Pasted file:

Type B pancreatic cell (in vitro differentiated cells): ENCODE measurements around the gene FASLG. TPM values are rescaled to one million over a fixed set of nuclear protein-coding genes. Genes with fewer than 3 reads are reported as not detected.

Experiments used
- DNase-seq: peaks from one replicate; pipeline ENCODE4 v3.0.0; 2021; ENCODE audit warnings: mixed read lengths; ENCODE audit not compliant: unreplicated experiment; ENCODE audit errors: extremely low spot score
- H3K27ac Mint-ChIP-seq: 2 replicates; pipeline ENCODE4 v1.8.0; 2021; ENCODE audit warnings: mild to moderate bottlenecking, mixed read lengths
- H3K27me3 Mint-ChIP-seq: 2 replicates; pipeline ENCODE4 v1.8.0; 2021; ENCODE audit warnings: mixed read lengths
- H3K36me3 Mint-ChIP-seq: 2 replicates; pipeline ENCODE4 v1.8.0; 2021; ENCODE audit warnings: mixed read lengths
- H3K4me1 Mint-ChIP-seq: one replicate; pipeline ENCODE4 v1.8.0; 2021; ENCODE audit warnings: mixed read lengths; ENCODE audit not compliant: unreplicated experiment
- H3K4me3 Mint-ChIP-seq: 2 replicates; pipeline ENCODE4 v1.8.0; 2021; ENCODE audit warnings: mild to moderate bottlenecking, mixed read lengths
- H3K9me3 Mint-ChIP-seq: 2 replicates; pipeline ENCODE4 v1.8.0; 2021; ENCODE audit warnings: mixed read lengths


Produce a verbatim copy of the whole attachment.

Type B pancreatic cell (in vitro differentiated cells): ENCODE measurements around the gene FASLG. TPM values are rescaled to one million over a fixed set of nuclear protein-coding genes. Genes with fewer than 3 reads are reported as not detected.

Experiments used
- DNase-seq: peaks from one replicate; pipeline ENCODE4 v3.0.0; 2021; ENCODE audit warnings: mixed read lengths; ENCODE audit not compliant: unreplicated experiment; ENCODE audit errors: extremely low spot score
- H3K27ac Mint-ChIP-seq: 2 replicates; pipeline ENCODE4 v1.8.0; 2021; ENCODE audit warnings: mild to moderate bottlenecking, mixed read lengths
- H3K27me3 Mint-ChIP-seq: 2 replicates; pipeline ENCODE4 v1.8.0; 2021; ENCODE audit warnings: mixed read lengths
- H3K36me3 Mint-ChIP-seq: 2 replicates; pipeline ENCODE4 v1.8.0; 2021; ENCODE audit warnings: mixed read lengths
- H3K4me1 Mint-ChIP-seq: one replicate; pipeline ENCODE4 v1.8.0; 2021; ENCODE audit warnings: mixed read lengths; ENCODE audit not compliant: unreplicated experiment
- H3K4me3 Mint-ChIP-seq: 2 replicates; pipeline ENCODE4 v1.8.0; 2021; ENCODE audit warnings: mild to moderate bottlenecking, mixed read lengths
- H3K9me3 Mint-ChIP-seq: 2 replicates; pipeline ENCODE4 v1.8.0; 2021; ENCODE audit warnings: mixed read lengths